'Second Fiddle (to an Old Guitar)' (written by Betty Amos)
'Summer's Last Dance' (written by Sara Majors)
'Bittersweet' (written by Tom Roznowski and Valerie Smith)
'Fast Train Through Arkansas' (written by Wayne Raney)
'My Baby's Gone' (written by Hazel Houser) / this track featured guest vocals from Charlie Louvin (Thursday 7 July 1927 - Wednesday 26 January 2011)
'Greener Pastures' (written by Gretchen Peters)
'Life's Rough & Rocky Road' (written by Gretchen Peters)
'Patchwork Heart' (written by Cindy Fee and Kin Vassy)
On Tuesday 30 May 2000, Valerie Smith saw the release of 'Turtle Wings' (Rebel Records, 2000), which included the following tracks:
'I Feel the Blues Moving In' (written by Del McCoury)
'Oh, Mandolin, which was written by Herb McCullough (Thursday 18 May 1944 - Tuesday 5 May 2015), Debbie Nims and Taylor Pie / this track featured guest vocals from Tim O'Brien
'Sweeter Field of Clover' (written by Alan O'Bryant and Valerie Smith)
'Big Ol' Train' (written by Bob Regan and Kimmie Rhodes)
'Times Like These' (written by Sara Majors and Sarah Majors)
'Simpson's Holler' (written by Larry McNeely and Jack Skinner)
'Dancin' by The River' (written by Chris Gantry and Alan Shipston)
'Turtle Wings' (written by Tom Roznowski)
'Hand Me Down' (written by Alan O'Bryant and Valerie Smith)
'Someday Came Today' (written by Sara Majors and Sarah Majors)
'Good Man' (written by Linda J. Thornton)
'Now He's Gone' (written by Dick Staber)
'Mama's Roses' (written by Raymond C. Davis Junior)
In 2001, Valerie Smith was nominated for a Grammy Award when she participated in the Ralph Stanley (Friday 25 February 1927 - Thursday 23 June 2016) & Friends' 'Clinch Mountain Sweethearts' (Rebel Records, 2001), for which she recorded a stunning version of 'I'll Remember You Love in My Prayers', which was written by William Shakespeare Hays (19 July 1837 - 23 July 1907).
In 2002, Valerie Smith saw the release of 'No Summer Storm' (Rebel Records, 2002), which included the following tracks:
'Sarah', which was written by Herb McCullough (Thursday 18 May 1944 - Tuesday 5 May 2015) and David Schnaufer
'No Summer Storm' (written by Lisa Aschmann and Mark Simos)
'Jacob Spence' (written by Becky Buller)
'Love Wagon' (written by Chapin Hartford)
'Let's Let It Go', which was written by Herb McCullough (Thursday 18 May 1944 - Tuesday 5 May 2015) and Valerie Smith
'Sit Down & Cry' (written by Tom T. Hall)
'Lord, I'm Ready Now' (written by Lisa Aschmann and Richard Fleming)
'I'm Looking for a Man' (written by Lisa Aschmann and Mark Simos)
'Where The Blue Bells Grow' (written by Valerie Smith)
On Wednesday 6 July 2005, Valerie Smith & Liberty Pike saw the release of 'That's What Love Can Do' (Belt Buckle Records, 2005), which included the following tracks:
'Heaven is Waiting' (written by Becky Buller)
'Fill My Every Need' (written by Megan McCormick)
'In Those Mines' (written by Becky Buller)
'Engineer' (written by Becky Buller)
'Healing Hills' (written by Chris Crawford and Sarah Majors)
'Buzzed' (written by Lisa Aschmann and Joni Bishop)
'Falling' (written by Brad Davis and Gary Scruggs)
'Sarah Hogan' (written by John Lowell)
'Rocky Island / Sally Goodin' (Public Domain)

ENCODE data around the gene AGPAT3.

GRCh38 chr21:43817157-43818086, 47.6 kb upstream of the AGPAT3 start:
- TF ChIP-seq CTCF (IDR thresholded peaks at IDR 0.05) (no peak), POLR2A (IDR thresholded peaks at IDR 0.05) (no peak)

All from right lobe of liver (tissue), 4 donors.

'Planet or a Star' (written by Lisa Aschmann and Tom Kimmel)
'That's What Love Can Do' (written by Kraig Smith and Valerie Smith)
'Thunder Clouds of Love' (written by Jimmy Headrick)
'Peace of The River' (written by Lisa Aschmann and John Smith)
On Friday 8 September 2006, Valerie Smith & Liberty Pike saw the release of 'Wash Away Your Troubles' (Bell Buckle Records, 2006), which included the following tracks:
'The Rain' (written by Becky Buller)
'Music to My Ears' (written by Lisa Aschmann, Becky Buller and Mark Simos)
'Blossoms on The Almond Tree' (written by Lisa Aschmann and Mark Simos)
'Wings to Fly' (written by Cindy Greene and Claire Lynch)
'Soul Phone' (written by Christi Baker, Shari Baker and Sarah Majors)
'Getting Ready For Sunday' (written by Becky Buller)
'Seeds' (written by Lisa Aschmann and Mark Simos)
'My Jesus' (written by Becky Buller)
'God's Refrigerator' (written by Lisa Aschmann and Karen Taylor-Good)
'Make Him a Soldier', which was written by Charlie Louvin (Thursday 7 July 1927 - Wednesday 26 January 2011) and Ira Louvin (Monday 21 April 1924 - Sunday 20 June 1965)
'Raise This River' (written by Lisa Aschmann and John Tirro)
In 2008, Valerie Smith & Bucky Buller (vocals / fiddle / claw-hammer banjo / guitar / songwriter) saw the release of 'Here's a Little Song' (Bell Buckle Records, 2008), which included the following tracks:
'I Got A Letter' (written by Robert Fraker)
'Life is Not a Guarantee' (written by Lynda Wittig)
'Heart of The House' (written by Becky Buller and Sarah Majors)
'Tennessee Courtin' Time', which was written by Hy Heath (1890 - 1965) and Fred Rose (Floyd Jenkins) (24 August 1898 - Wednesday 1 December 1954)
'Cottonmill' (written by Roberta Gordon and Holly Tashian)
'Whisper Baby' (written by Tom Roznowski)
'Hand of Help' (written by Becky Buller)
'There is a Time' (written by Rodney Dillard and Mitch Jayne)
'The River' (written by Becky Buller)
'Hot Grease at Midnight' (written by Tom Roznowski)
'Four Wet Pigs & The Ham Chorus' (written by Greg Brown and Becky Buller)
'Your Goodnight is My Good-bye' (written by Katie Nunez)
Valerie Smith's music has taken her from coast to coast in the United States and around the world. She has become an ambassador of bluegrass music and has entertained music lovers in New York, London, Berlin, Dublin, Amsterdam, Copenhagen and hundreds of other venues throughout the United States, Canada, the United Kingdom and Europe.
Valerie Smith has been the recipient of IBMA (International Bluegrass Music Association) Awards.
Valerie Smith has also appeared on the famous Grand Ole Opry in Nashville as guest of Hall of Famer Charlie Louvin (Thursday 7 July 1927 - Wednesday 26 January 2011).
Valerie Smith, her husband Kraig and daughter Josie now reside in their adopted hometown of Bell Buckle, Tennessee.
• Visit Valerie Smith's Official Site at valeriesmith.net